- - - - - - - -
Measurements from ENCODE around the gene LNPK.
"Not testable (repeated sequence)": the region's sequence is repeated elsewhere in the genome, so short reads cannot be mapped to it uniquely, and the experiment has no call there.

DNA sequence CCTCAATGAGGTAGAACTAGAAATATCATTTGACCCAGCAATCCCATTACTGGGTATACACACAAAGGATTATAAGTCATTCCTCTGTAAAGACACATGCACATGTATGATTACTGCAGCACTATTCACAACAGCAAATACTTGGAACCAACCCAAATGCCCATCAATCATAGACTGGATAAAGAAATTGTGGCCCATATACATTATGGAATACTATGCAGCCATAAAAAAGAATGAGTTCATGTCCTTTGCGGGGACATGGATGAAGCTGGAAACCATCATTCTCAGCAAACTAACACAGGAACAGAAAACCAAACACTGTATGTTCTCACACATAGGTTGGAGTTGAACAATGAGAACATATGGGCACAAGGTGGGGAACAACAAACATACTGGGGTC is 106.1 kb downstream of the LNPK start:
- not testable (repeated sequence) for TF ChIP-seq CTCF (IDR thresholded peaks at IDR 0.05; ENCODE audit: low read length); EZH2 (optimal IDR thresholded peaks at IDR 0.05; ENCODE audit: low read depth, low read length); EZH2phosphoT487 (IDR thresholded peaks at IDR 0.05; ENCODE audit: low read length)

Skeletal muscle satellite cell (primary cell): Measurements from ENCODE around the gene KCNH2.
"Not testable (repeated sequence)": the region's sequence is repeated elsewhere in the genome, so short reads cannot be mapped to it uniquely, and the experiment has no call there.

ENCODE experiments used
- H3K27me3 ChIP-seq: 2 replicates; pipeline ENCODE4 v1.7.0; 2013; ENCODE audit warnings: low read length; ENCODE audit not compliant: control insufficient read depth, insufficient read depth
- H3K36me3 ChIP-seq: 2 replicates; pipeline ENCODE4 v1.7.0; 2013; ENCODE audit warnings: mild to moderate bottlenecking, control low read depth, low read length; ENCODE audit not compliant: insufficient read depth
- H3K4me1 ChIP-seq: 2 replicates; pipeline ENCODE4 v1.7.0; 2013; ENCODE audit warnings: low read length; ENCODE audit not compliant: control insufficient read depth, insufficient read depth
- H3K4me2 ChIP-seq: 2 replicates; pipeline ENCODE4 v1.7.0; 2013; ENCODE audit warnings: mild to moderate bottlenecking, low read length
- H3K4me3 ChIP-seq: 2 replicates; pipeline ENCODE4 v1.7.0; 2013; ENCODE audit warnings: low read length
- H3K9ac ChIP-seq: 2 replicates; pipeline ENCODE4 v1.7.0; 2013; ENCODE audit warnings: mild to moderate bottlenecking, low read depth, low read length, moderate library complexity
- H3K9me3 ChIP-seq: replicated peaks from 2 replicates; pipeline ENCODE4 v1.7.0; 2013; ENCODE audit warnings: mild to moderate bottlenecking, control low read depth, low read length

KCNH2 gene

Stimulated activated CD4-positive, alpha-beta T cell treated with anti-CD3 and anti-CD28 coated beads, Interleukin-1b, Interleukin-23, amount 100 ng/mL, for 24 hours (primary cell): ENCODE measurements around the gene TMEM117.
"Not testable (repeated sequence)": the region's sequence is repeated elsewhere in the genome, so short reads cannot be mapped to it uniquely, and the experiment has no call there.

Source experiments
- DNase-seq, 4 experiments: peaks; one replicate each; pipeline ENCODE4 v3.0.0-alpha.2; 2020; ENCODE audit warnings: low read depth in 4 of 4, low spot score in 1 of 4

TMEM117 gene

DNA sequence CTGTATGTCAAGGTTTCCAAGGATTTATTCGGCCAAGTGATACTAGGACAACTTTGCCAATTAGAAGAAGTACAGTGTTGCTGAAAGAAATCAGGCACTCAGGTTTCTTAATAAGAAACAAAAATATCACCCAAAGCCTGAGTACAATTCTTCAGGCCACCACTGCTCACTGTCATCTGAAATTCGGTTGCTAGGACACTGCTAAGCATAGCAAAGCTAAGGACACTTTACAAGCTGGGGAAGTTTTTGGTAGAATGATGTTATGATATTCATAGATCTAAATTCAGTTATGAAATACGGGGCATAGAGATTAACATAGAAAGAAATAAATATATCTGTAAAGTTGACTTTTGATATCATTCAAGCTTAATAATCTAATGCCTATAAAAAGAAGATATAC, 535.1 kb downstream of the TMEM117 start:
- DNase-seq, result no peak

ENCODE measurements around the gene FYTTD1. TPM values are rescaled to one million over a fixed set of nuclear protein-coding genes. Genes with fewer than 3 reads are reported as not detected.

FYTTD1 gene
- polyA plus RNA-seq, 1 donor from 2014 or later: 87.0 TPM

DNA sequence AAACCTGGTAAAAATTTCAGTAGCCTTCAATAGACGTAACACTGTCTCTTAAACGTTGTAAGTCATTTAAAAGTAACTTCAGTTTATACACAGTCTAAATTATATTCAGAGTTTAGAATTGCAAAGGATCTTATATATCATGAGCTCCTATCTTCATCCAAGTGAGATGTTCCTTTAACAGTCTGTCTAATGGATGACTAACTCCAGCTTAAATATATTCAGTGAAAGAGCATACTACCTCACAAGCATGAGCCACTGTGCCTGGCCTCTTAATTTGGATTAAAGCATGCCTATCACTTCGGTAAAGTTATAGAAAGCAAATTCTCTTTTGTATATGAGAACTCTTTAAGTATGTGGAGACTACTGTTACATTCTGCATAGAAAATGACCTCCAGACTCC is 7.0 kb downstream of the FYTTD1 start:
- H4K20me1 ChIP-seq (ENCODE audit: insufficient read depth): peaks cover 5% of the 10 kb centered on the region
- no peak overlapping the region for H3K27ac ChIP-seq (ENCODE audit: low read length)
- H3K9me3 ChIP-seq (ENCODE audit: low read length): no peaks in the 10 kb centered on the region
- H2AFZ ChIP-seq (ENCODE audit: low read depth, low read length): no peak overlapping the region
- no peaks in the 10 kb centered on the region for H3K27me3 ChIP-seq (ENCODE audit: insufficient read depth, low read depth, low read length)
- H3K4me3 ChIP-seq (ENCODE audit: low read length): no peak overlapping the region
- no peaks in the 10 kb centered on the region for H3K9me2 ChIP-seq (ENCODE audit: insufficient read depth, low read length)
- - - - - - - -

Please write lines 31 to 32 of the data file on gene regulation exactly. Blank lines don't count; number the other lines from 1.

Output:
- no peaks in the 10 kb centered on the region for H3K27me3 ChIP-seq (ENCODE audit: insufficient read depth, low read depth, low read length)
- H3K4me3 ChIP-seq (ENCODE audit: low read length): no peak overlapping the region